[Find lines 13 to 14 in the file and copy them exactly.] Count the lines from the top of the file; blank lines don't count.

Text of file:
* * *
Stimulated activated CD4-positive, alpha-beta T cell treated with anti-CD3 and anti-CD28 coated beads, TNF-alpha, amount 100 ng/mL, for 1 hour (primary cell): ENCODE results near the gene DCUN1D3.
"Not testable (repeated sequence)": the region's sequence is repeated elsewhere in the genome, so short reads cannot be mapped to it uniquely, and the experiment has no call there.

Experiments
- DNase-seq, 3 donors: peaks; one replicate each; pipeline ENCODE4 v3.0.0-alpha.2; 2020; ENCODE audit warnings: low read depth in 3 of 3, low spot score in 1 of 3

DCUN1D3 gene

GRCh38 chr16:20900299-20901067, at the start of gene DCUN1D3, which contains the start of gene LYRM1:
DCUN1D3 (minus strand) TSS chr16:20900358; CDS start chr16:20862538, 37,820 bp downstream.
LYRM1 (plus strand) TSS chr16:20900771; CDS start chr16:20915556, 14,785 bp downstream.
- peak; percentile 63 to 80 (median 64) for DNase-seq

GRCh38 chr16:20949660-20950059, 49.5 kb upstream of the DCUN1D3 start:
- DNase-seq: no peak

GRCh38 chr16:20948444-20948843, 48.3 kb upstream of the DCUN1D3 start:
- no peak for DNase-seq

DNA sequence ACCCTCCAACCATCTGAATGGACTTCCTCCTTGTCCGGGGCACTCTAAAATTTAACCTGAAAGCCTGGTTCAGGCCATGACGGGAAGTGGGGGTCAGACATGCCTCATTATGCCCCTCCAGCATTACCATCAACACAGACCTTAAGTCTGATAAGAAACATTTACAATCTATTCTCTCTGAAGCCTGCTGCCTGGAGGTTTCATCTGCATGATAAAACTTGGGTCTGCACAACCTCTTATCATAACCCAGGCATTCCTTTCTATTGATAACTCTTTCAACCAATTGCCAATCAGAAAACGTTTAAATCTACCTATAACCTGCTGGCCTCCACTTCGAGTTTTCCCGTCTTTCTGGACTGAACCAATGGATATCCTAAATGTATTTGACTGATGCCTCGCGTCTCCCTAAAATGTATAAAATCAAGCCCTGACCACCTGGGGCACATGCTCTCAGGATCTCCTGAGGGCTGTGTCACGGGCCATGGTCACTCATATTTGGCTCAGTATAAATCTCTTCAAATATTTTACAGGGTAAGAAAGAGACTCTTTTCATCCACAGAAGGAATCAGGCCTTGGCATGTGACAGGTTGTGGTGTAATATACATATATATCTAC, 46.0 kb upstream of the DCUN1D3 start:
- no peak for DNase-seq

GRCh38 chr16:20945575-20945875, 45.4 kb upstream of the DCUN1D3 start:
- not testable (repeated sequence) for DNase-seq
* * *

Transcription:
- no peak for DNase-seq

DNA sequence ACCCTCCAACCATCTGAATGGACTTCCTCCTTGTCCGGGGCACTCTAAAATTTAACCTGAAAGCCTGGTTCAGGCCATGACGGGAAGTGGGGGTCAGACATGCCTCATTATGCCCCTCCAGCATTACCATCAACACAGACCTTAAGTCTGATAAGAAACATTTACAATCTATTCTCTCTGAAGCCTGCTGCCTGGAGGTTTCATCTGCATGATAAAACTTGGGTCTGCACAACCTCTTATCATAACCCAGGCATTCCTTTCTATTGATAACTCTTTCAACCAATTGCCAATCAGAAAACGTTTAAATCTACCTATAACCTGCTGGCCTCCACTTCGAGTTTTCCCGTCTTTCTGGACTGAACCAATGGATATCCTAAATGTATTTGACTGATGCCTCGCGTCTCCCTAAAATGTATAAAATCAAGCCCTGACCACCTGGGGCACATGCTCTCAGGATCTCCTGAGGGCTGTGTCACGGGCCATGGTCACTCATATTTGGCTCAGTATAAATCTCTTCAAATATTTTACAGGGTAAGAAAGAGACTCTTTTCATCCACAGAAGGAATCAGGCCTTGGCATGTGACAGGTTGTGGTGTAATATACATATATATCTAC, 46.0 kb upstream of the DCUN1D3 start: